Human papillomavirus, also known as HPV, consists of more than 150 related viral strains. Many of the HPV strains are spread through skin-to-skin contact during vaginal, anal, and oral sex. High-risk strains of HPV have been found to cause many types of cancer, including:
Each year, more than 20,000 HPV-associated cancers are diagnosed in women and nearly 12,000 are diagnosed in men. Cervical cancer is the most common HPV-associated cancer in women; oropharyngeal cancers are the most common in men. Studies show that in the United States, HPV is responsible for an estimated 96% cervical cancers, 93% of anal cancers, 64% of vaginal cancers, 51% of vulvar cancers and 36% of penile cancers.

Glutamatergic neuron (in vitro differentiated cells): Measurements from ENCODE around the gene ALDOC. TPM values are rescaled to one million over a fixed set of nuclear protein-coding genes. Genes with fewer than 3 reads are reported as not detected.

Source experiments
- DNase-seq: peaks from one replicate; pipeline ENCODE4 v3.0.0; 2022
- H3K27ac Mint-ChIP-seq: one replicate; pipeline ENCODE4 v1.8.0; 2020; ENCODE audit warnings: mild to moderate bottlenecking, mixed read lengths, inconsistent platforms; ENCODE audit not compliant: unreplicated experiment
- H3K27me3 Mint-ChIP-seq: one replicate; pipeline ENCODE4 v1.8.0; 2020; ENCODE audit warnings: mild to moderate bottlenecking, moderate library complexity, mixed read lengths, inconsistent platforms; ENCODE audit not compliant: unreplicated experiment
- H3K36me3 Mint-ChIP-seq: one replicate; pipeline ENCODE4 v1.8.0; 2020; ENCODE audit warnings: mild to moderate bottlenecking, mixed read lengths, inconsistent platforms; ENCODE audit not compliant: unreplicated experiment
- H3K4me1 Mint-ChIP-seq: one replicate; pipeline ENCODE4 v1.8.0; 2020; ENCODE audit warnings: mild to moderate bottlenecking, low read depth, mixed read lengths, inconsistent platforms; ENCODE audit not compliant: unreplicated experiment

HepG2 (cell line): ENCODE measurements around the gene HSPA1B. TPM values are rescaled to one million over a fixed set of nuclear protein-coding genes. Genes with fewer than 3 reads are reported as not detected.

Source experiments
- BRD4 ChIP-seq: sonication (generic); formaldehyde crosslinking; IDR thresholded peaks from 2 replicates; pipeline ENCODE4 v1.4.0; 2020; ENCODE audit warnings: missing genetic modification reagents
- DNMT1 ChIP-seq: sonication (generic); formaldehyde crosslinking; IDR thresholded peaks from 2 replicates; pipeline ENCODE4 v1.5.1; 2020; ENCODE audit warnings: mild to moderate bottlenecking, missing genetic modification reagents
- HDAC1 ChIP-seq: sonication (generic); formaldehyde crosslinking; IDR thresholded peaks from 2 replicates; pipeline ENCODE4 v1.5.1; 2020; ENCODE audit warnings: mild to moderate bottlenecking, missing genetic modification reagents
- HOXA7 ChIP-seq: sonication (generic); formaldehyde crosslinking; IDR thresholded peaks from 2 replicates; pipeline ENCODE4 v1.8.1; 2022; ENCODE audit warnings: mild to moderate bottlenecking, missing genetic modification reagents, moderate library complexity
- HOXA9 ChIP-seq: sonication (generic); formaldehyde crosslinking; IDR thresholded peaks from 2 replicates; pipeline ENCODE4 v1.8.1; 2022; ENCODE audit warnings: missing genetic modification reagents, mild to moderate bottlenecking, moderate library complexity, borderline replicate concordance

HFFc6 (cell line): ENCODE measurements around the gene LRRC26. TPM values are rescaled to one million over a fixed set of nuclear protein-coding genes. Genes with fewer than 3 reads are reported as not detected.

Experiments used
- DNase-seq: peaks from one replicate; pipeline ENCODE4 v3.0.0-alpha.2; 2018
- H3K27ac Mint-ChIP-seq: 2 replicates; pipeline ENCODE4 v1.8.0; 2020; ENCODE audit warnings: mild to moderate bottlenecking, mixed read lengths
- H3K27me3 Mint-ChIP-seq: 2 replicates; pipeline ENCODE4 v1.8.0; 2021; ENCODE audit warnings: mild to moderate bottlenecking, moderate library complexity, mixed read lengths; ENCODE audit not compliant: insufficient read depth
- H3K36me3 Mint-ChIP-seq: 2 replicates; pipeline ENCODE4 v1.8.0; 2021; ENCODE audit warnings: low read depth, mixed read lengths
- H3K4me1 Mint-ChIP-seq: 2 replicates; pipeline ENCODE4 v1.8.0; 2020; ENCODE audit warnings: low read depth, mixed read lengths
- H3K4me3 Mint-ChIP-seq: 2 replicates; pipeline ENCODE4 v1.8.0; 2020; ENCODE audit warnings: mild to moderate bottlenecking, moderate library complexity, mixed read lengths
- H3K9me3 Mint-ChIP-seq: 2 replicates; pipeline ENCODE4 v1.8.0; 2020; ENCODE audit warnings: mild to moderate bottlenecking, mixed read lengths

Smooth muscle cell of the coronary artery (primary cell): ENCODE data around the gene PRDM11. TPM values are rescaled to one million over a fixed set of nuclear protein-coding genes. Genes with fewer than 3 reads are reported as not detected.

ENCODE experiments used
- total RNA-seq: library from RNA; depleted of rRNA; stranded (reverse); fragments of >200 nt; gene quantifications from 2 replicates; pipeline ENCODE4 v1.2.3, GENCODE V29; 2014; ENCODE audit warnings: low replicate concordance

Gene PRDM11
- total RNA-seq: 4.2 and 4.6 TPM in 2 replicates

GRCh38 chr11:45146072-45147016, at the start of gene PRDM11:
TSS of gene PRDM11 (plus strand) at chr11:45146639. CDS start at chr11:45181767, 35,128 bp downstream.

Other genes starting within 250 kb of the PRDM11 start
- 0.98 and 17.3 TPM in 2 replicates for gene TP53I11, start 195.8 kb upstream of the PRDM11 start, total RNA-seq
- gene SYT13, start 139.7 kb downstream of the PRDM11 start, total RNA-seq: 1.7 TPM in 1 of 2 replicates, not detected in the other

Both hepatitis B (HBV) and hepatitis C (HCV) have been linked to liver cancer. While there is currently no vaccination for HCV, you can get tested for its presence and you can get vaccinated against HBV if you are at risk. HBV and HCV can be spread from person to person through unprotected sex, sharing contaminated needles (such as through injection drug use), or childbirth. Before testing began on blood donations, some people became infected through blood transfusions and blood products.